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Is

(int)(int1 / (float)var2.Count() * 100)

equivalent to

(int)((int1 / (float)var2.Count()) * 100)

...and will it use floating point or integer division?

Edit... if the answer is yes to the above, what is the advantage of performing a floating point division here?

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8 Answers 8

up vote 8 down vote accepted

/ and * have the same operator precedence, under §7.2.1 so the two results should be the same (using float rules).

I, however, can't be bothered to learn precedence tables; I just use brackets. Then it works in any language without needing to remember it.

Another important question is the rounding in the final (int) cast: do you expect that to be "up", "down" or "bankers"?

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+1 for foolproof solution in any language –  cjk Jul 19 '10 at 10:06
    
Good question re rounding - unfortunately I do not know the intended result. Any idea why would the implementor would use floating point division rather than integer division, avoiding the cast? –  Ben Jul 19 '10 at 10:10
1  
@Ben; imagine the count is 3. 1/3 (using integer) is 0; 0*100 is 0, which isn't the intended answer. 1/(float)3 is 0.33, etc, giving 33 after the multiply and cast - I assume this is a %? Actually, I would have used decimal. –  Marc Gravell Jul 19 '10 at 10:57
    
awesome, thanks. –  Ben Jul 19 '10 at 12:07
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Precedence rules are really annoying to remember, so I too prefer to use brackets to disambiguate. I try to follow the advice to "write code for people first, computers second". But, there's an interesting mnemonic (that I learned from Bruce Eckel's books) to remember (some of) the rules: "Ulcer Addicts Really Like C A lot":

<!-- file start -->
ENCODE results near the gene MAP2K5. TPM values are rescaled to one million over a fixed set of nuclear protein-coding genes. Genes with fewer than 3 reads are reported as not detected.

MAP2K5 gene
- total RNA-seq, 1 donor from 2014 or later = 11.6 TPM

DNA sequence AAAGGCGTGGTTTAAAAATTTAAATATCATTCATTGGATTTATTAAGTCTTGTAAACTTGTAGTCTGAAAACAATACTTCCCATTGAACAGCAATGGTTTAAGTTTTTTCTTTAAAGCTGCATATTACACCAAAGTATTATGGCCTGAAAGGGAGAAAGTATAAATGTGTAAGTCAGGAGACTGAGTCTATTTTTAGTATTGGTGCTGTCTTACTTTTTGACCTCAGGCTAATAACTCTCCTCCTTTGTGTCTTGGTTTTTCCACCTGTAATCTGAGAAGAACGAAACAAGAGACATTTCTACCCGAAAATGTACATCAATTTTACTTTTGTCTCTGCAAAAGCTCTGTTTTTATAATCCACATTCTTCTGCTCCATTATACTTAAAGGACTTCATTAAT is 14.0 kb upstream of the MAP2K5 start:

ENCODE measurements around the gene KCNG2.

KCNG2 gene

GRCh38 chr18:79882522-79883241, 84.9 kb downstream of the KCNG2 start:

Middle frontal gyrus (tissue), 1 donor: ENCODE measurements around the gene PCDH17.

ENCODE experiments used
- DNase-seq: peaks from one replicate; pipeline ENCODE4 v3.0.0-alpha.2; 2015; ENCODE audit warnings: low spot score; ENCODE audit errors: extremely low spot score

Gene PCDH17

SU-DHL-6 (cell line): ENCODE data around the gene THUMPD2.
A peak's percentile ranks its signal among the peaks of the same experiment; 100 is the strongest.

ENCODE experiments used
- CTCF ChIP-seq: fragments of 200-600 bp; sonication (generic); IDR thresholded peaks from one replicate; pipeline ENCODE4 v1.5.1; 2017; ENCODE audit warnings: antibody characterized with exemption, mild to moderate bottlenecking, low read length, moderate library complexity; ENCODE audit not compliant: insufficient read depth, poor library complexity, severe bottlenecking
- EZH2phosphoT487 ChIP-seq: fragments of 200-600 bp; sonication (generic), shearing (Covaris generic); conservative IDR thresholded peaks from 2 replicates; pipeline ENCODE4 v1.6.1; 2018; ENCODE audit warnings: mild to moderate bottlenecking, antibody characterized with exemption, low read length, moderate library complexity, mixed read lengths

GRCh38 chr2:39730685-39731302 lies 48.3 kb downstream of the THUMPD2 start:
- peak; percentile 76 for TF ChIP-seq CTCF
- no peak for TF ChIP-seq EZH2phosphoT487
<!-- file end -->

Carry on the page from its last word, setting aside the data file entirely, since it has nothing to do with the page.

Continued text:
Ulcer   - Unary (+, -, ++, --, !)
Addicts - Arithmetic (and shift) (+, -, *, /, %, <<, >>)
Really  - Relational (<, >, ==, <=, >=, !=)
Like    - Logical (and bitwise) (&&, ||, &, |, ^)
C       - Conditional ( ? : ) <- this is the conditional ternary operator
A lot   - Assignment ( =, *=, +=, ...)

It's not perfect, bitwise operators are squeezed in and we have to know that multiplication operators (*, /, %) takes precedence over addition ones (+, -).

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And casts are Unary expressions. –  kristianp Feb 12 '13 at 3:56
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They are equivalent and it will use floating point division. Even if the multiplication happened first, floating point division would be used since the int is divided by the result of float*int which is float.

Edit:

If the answer is yes to the above, what is the advantage of performing a floating point division here?

Is it an advantage? The first thing that you should be considering is whether or not it's correct since the result will be different. Judging by the code it seems you are trying to calculate some percentage. When using integer divison, if "int1" is always smaller than var2.Count() the result will always be 0 which might not be what you want.

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I would say Yes, division and multiplication should go left-to-right. And thus it is a float division.

PS: replace float with double wherever you can.

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See the C# Language Specification: Operator precedence and associativity.

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It's the same. Both will use float division.

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yes both are equivalent.

Both will use floating point division.

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Integer division will only give back the whole part of the answer i.e. 3/2 will be 1 whereas float division will give you 1.5

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